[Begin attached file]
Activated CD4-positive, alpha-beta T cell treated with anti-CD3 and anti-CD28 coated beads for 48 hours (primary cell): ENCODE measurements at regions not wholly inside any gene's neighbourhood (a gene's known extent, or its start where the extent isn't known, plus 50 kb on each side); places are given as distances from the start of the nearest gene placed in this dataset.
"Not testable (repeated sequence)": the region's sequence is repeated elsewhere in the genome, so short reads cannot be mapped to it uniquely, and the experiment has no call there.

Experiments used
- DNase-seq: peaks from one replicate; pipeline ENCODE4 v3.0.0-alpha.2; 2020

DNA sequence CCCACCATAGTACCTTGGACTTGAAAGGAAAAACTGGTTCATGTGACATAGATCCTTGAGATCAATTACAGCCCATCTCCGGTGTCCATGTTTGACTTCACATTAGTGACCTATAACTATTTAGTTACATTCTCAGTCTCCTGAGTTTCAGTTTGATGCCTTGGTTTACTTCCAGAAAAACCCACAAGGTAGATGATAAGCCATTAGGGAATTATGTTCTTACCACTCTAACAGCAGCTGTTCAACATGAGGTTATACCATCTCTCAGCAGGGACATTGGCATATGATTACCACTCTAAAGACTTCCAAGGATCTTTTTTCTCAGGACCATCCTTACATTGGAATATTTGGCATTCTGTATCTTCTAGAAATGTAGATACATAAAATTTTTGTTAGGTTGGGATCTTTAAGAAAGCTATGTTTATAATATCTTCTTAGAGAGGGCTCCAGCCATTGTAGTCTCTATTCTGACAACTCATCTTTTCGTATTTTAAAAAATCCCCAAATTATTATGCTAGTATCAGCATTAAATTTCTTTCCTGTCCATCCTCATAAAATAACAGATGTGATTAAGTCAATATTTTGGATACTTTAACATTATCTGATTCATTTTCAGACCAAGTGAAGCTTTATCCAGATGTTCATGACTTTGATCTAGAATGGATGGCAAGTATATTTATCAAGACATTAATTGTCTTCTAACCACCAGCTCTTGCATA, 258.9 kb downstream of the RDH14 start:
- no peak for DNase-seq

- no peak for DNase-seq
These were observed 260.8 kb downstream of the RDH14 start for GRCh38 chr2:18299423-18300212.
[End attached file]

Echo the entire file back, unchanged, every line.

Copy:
Activated CD4-positive, alpha-beta T cell treated with anti-CD3 and anti-CD28 coated beads for 48 hours (primary cell): ENCODE measurements at regions not wholly inside any gene's neighbourhood (a gene's known extent, or its start where the extent isn't known, plus 50 kb on each side); places are given as distances from the start of the nearest gene placed in this dataset.
"Not testable (repeated sequence)": the region's sequence is repeated elsewhere in the genome, so short reads cannot be mapped to it uniquely, and the experiment has no call there.

Experiments used
- DNase-seq: peaks from one replicate; pipeline ENCODE4 v3.0.0-alpha.2; 2020

DNA sequence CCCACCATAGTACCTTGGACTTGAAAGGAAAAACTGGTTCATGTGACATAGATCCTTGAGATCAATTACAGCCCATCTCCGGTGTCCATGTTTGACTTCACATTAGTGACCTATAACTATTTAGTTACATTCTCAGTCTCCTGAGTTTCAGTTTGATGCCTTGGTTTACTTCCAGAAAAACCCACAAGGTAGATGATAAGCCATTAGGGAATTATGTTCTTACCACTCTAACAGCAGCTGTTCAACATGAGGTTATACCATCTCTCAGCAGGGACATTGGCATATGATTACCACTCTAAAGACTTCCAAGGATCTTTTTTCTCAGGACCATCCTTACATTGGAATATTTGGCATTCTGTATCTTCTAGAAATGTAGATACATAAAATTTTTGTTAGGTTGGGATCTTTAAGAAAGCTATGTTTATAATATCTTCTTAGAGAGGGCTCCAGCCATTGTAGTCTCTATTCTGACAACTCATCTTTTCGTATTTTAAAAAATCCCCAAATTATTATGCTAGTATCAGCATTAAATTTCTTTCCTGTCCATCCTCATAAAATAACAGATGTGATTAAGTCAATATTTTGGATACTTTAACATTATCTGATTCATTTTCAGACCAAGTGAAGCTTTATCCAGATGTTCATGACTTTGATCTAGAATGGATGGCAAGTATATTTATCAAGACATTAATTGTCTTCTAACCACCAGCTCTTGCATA, 258.9 kb downstream of the RDH14 start:
- no peak for DNase-seq

- no peak for DNase-seq
These were observed 260.8 kb downstream of the RDH14 start for GRCh38 chr2:18299423-18300212.